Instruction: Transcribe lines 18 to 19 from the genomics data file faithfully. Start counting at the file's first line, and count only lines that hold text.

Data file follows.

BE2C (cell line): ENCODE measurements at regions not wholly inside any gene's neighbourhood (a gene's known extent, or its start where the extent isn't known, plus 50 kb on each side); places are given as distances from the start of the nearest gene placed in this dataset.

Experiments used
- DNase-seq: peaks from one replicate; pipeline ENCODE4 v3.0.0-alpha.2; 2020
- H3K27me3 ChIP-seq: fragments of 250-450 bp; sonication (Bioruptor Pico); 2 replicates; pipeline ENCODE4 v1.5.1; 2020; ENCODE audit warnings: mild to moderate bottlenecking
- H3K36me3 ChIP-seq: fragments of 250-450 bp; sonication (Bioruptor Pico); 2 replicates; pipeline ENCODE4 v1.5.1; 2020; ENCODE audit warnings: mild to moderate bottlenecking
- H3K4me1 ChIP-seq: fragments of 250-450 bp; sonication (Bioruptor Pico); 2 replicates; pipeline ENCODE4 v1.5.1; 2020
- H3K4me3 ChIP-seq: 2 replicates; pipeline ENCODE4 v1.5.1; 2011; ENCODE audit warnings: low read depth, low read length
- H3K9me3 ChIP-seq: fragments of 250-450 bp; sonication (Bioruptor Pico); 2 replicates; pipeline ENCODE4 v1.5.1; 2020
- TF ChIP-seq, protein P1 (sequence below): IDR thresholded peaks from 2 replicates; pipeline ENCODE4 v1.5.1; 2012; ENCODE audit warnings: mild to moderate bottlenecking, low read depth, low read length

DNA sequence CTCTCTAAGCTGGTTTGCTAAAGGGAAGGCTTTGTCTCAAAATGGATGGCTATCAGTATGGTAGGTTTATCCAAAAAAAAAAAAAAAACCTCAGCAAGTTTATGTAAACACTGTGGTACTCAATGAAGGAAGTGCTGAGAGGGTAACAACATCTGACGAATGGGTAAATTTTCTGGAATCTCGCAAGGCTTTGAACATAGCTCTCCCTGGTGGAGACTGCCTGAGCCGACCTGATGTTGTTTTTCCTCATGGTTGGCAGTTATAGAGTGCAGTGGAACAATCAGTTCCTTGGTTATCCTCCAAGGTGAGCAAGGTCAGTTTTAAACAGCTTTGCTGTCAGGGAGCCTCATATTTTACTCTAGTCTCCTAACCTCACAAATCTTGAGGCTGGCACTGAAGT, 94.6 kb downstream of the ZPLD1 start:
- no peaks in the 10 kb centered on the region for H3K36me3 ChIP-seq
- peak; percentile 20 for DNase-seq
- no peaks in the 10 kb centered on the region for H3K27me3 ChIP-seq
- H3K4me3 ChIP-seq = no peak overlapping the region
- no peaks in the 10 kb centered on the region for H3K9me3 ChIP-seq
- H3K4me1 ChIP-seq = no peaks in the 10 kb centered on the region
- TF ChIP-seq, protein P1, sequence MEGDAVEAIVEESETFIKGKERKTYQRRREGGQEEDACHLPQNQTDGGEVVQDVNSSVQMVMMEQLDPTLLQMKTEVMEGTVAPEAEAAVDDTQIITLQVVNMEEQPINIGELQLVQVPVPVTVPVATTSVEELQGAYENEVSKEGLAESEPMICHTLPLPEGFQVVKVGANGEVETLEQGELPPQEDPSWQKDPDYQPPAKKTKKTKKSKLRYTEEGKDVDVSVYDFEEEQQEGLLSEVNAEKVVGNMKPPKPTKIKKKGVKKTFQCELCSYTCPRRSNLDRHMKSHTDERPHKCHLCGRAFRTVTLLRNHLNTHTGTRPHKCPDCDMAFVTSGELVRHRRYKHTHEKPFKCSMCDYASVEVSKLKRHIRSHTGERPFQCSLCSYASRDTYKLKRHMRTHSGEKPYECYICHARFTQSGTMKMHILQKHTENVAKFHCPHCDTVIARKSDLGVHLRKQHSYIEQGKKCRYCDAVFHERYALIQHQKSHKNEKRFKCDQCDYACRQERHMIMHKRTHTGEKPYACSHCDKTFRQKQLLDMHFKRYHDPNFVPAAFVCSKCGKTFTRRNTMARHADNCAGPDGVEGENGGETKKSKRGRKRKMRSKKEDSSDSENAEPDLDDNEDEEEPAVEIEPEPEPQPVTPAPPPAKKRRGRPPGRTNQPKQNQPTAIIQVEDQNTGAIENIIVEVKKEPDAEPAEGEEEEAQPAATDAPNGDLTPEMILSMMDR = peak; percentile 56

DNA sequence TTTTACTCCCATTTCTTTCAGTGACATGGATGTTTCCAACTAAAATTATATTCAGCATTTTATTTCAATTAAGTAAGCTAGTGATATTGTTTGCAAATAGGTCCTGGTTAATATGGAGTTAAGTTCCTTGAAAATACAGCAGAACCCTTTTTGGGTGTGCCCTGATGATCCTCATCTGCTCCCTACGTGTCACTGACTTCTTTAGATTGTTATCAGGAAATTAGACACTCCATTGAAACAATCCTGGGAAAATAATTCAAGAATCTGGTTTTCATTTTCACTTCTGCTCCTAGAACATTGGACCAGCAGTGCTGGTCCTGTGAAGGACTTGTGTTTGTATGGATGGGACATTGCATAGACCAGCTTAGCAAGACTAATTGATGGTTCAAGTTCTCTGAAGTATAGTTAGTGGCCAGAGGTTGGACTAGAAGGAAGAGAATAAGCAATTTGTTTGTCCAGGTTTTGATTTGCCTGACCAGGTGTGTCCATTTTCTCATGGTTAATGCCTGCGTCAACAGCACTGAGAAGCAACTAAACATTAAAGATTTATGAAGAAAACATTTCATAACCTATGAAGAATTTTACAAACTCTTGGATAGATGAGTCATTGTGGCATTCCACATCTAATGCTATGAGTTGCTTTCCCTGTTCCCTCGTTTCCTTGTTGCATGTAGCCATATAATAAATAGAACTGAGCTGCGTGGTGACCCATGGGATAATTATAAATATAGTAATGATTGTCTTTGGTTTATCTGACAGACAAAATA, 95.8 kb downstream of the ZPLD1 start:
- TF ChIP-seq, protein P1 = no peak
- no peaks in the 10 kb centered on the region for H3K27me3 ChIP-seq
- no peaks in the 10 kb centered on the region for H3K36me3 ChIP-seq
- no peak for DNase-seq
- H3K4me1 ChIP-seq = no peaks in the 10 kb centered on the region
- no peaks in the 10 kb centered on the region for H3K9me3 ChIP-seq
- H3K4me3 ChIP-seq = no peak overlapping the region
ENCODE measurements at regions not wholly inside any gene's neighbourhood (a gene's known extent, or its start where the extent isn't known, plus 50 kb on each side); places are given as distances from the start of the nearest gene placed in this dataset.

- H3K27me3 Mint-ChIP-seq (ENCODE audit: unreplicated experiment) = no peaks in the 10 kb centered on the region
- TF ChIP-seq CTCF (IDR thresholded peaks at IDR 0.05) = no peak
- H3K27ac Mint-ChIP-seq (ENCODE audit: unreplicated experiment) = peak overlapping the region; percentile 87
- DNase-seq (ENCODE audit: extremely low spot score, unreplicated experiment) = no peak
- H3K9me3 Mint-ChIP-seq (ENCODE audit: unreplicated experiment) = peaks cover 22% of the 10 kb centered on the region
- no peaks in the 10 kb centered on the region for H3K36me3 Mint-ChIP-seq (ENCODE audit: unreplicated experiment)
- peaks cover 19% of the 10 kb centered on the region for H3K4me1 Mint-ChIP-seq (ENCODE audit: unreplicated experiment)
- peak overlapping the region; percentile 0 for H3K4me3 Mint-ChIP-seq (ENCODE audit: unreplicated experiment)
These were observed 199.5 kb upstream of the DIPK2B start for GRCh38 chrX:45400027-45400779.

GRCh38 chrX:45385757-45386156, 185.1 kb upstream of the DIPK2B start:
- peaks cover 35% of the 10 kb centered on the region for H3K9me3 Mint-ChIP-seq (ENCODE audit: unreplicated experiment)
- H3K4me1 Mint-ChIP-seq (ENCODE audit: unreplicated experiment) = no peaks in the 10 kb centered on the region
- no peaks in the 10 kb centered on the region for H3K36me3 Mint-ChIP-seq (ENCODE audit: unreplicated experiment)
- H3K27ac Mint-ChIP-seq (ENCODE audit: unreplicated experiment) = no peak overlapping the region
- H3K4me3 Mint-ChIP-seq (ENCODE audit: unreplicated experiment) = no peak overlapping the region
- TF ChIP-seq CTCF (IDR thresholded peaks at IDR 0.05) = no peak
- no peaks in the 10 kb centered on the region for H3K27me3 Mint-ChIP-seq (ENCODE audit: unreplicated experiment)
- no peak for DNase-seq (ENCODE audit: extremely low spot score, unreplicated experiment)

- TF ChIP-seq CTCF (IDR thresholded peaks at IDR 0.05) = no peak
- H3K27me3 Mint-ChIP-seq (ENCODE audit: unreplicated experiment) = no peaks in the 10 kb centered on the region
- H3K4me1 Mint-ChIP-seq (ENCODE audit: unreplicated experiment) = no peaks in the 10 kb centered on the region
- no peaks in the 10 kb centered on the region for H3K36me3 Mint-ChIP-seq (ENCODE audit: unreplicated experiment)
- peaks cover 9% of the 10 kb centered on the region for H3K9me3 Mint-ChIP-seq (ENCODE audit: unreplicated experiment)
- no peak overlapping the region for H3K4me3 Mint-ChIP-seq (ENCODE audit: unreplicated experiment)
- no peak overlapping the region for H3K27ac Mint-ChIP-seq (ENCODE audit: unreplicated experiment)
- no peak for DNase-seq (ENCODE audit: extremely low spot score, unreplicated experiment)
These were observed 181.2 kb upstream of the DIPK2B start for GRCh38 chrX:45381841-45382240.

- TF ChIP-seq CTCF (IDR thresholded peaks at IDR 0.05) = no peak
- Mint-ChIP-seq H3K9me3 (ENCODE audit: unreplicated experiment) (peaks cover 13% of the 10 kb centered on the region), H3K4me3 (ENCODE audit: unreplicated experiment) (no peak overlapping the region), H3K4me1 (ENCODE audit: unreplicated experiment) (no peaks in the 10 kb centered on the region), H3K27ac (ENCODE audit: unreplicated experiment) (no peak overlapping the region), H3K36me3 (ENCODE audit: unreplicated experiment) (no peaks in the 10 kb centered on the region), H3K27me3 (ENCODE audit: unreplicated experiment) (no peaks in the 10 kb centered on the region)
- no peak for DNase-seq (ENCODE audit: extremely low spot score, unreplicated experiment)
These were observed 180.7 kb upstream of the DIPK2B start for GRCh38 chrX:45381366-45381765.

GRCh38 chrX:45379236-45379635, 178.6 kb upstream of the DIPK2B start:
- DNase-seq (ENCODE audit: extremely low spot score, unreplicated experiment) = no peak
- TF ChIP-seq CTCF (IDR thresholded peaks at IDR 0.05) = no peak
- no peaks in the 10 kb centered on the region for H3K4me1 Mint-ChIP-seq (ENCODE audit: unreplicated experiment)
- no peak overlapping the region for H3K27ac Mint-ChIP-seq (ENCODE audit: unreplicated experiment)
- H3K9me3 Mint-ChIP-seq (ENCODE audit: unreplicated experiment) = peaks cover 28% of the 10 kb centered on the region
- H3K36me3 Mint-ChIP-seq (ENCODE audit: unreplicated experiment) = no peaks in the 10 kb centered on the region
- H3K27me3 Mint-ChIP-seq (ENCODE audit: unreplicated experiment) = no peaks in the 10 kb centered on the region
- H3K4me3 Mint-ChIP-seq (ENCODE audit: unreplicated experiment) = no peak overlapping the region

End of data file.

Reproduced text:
DNA sequence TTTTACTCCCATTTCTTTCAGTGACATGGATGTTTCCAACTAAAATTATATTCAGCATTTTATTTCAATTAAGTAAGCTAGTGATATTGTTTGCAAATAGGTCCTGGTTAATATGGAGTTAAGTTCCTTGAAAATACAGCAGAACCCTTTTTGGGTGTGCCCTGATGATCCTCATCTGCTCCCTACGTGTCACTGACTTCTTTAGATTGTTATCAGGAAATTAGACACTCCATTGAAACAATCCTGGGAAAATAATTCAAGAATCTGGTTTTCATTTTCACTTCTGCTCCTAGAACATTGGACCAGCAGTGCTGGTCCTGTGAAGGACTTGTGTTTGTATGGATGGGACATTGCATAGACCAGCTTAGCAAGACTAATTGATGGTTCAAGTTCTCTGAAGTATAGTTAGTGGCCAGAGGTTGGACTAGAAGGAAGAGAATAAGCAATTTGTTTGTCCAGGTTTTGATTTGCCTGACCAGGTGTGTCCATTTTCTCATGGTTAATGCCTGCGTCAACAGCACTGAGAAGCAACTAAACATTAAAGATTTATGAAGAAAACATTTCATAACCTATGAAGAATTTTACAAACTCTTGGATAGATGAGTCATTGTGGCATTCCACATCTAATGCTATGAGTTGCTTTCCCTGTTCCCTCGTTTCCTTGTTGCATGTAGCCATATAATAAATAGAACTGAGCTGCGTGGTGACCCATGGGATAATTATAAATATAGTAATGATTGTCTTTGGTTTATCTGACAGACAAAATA, 95.8 kb downstream of the ZPLD1 start:
- TF ChIP-seq, protein P1 = no peak